Effects of Captivity and Captive-Breeding on the Cutaneous Microbiome of Lungless Salamanders**
Captive breeding has become a critical tool for the restoration of amphibian populations decimated by diseases. However, much is unknown about effects of long-term captivity on amphibian health and particularly immune system function. Therefore, we have begun a project to understand the effects of captivity and captive breeding on the cutaneous microbiome of lungless salamanders. The community of microbes living in and on the skin of lungless salamanders (Plethodontidae) is an important predictor of the organisms’ ability to ward off diseases like chytridiomycosis. We compare the microbiome of wild and long-term (8 years) captive or captive-bred Ocoee and Blue Ridge two-lined salamanders (Desmognathus ocoee and Eurycea wilderae, respectively) all from the Charles H. Wharton Conservation Center in Union County, GA. Microbiome communities were estimated by amplifying the V4 region of the 16S rDNA gene and then comparing with sequences from the Greengenes database. We present our study design and preliminary results.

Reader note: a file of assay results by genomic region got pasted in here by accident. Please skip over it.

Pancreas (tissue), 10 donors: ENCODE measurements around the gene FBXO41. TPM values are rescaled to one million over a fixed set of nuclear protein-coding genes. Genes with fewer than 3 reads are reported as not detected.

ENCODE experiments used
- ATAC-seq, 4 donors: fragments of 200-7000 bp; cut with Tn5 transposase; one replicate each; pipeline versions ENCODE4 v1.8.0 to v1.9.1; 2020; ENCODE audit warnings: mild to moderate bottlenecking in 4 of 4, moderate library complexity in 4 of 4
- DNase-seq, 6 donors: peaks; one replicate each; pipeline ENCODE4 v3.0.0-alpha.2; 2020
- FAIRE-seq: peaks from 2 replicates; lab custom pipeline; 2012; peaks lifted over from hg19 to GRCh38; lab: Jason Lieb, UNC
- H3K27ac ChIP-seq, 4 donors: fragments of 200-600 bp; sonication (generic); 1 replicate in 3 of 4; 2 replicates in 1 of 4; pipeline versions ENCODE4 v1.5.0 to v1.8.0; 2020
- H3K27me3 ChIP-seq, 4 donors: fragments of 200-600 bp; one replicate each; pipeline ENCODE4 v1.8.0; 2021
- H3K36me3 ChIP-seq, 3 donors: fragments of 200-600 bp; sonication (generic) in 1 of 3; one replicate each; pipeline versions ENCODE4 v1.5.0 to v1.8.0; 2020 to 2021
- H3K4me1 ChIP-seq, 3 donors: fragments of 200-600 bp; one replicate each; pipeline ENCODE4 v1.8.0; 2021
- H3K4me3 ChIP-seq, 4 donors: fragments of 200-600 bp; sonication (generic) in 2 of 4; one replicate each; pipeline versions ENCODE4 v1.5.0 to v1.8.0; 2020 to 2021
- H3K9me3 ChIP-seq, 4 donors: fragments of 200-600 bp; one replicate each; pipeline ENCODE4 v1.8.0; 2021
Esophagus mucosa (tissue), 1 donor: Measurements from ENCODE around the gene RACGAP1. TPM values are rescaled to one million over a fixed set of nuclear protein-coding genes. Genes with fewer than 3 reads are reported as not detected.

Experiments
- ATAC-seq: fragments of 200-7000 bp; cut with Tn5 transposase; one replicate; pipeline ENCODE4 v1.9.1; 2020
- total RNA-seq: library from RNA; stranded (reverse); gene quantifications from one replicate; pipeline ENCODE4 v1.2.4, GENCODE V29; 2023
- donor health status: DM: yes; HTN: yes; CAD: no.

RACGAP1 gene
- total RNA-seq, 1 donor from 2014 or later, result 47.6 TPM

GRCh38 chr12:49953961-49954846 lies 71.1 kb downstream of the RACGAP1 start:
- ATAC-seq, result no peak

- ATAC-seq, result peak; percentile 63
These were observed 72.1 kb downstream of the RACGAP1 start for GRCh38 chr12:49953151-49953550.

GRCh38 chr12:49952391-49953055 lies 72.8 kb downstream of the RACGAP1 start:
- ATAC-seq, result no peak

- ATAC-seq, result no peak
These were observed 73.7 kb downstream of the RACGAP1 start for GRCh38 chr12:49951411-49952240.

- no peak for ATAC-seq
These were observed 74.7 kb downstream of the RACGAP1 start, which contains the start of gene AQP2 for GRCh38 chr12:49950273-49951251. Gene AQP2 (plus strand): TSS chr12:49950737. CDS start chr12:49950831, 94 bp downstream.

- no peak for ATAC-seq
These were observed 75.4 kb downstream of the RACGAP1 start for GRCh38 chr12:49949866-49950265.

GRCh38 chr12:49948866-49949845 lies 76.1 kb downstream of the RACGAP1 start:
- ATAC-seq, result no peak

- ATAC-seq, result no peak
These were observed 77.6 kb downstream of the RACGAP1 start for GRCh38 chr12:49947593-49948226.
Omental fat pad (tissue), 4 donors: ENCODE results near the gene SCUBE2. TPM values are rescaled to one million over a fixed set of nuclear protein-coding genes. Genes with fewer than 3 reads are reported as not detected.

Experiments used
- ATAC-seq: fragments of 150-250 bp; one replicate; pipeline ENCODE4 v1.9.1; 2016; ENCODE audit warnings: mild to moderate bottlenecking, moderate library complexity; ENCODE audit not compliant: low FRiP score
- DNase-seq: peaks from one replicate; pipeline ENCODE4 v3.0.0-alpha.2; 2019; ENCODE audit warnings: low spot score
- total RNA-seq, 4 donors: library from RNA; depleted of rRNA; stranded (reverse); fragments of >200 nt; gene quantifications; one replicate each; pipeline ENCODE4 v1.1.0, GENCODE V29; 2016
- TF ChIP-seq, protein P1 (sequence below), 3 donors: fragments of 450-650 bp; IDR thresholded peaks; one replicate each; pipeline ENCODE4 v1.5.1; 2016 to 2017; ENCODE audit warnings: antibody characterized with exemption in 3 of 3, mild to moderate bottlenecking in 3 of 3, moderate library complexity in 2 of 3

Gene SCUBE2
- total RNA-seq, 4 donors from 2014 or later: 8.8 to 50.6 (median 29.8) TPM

NSF S-STEM Grant
Flanders, Princess; Wooten Eagle, Jessica; Hermann, Tim; Ray, C. Keith; and Felix, Zach
"Effects of Captivity and Captive-Breeding on the Cutaneous Microbiome of Lungless Salamanders**,"
Georgia Journal of Science, Vol. 80, No. 1, Article 51.
Available at: https://digitalcommons.gaacademy.org/gjs/vol80/iss1/51